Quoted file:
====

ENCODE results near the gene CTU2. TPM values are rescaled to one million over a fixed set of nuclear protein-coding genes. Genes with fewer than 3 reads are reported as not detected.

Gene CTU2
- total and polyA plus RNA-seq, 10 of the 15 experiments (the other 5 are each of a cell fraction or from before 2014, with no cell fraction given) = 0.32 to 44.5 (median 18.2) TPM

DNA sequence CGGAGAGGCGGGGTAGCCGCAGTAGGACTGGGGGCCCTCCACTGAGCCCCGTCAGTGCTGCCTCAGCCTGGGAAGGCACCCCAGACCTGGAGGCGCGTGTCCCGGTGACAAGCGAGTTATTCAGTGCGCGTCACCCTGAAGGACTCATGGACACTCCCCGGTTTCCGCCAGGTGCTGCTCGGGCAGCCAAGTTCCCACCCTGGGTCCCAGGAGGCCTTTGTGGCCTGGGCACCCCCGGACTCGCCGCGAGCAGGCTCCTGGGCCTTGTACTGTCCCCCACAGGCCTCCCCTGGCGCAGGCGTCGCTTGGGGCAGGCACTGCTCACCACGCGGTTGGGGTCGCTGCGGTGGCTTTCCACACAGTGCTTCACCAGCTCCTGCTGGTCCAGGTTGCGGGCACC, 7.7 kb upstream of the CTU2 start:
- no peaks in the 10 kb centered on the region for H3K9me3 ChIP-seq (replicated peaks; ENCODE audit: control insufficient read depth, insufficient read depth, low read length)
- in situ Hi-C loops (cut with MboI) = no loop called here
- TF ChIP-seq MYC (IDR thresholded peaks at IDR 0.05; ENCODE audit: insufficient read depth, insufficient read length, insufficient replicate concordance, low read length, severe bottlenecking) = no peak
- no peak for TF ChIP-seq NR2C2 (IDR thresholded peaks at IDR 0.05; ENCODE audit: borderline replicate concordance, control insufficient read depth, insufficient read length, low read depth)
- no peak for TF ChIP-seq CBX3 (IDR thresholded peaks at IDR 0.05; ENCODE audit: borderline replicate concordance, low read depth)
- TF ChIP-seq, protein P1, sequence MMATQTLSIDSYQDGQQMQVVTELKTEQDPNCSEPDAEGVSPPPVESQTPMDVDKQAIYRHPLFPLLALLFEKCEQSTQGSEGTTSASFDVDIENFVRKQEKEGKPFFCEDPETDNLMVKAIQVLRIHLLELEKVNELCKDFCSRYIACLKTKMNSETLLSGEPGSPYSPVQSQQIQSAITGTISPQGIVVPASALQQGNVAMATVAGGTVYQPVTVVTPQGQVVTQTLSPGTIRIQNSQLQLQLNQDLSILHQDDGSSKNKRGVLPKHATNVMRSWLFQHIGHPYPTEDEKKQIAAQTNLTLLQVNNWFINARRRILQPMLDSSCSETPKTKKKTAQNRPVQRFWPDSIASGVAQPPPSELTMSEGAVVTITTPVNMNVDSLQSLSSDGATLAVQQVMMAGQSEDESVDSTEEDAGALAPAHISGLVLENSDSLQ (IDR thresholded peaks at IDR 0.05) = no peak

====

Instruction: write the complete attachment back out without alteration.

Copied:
ENCODE results near the gene CTU2. TPM values are rescaled to one million over a fixed set of nuclear protein-coding genes. Genes with fewer than 3 reads are reported as not detected.

Gene CTU2
- total and polyA plus RNA-seq, 10 of the 15 experiments (the other 5 are each of a cell fraction or from before 2014, with no cell fraction given) = 0.32 to 44.5 (median 18.2) TPM

DNA sequence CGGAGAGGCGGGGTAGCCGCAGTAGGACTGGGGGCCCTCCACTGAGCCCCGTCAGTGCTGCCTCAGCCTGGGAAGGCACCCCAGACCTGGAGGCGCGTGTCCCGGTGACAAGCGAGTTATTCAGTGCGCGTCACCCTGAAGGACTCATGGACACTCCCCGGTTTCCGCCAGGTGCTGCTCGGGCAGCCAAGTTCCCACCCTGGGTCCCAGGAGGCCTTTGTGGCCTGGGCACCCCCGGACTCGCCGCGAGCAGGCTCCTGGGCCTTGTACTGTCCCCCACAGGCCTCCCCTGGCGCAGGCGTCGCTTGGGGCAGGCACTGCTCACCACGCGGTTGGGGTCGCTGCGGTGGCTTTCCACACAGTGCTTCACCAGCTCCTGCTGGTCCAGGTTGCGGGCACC, 7.7 kb upstream of the CTU2 start:
- no peaks in the 10 kb centered on the region for H3K9me3 ChIP-seq (replicated peaks; ENCODE audit: control insufficient read depth, insufficient read depth, low read length)
- in situ Hi-C loops (cut with MboI) = no loop called here
- TF ChIP-seq MYC (IDR thresholded peaks at IDR 0.05; ENCODE audit: insufficient read depth, insufficient read length, insufficient replicate concordance, low read length, severe bottlenecking) = no peak
- no peak for TF ChIP-seq NR2C2 (IDR thresholded peaks at IDR 0.05; ENCODE audit: borderline replicate concordance, control insufficient read depth, insufficient read length, low read depth)
- no peak for TF ChIP-seq CBX3 (IDR thresholded peaks at IDR 0.05; ENCODE audit: borderline replicate concordance, low read depth)
- TF ChIP-seq, protein P1, sequence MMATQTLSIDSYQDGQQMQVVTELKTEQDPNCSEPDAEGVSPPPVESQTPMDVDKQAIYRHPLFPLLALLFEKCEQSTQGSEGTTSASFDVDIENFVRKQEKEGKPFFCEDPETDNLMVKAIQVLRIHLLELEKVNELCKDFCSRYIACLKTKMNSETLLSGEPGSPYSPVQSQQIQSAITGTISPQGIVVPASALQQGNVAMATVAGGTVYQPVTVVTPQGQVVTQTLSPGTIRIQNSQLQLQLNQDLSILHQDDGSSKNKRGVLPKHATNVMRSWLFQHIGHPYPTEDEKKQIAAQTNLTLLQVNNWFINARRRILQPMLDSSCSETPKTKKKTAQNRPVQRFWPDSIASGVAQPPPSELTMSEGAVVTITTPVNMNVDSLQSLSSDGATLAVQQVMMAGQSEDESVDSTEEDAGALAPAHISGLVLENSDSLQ (IDR thresholded peaks at IDR 0.05) = no peak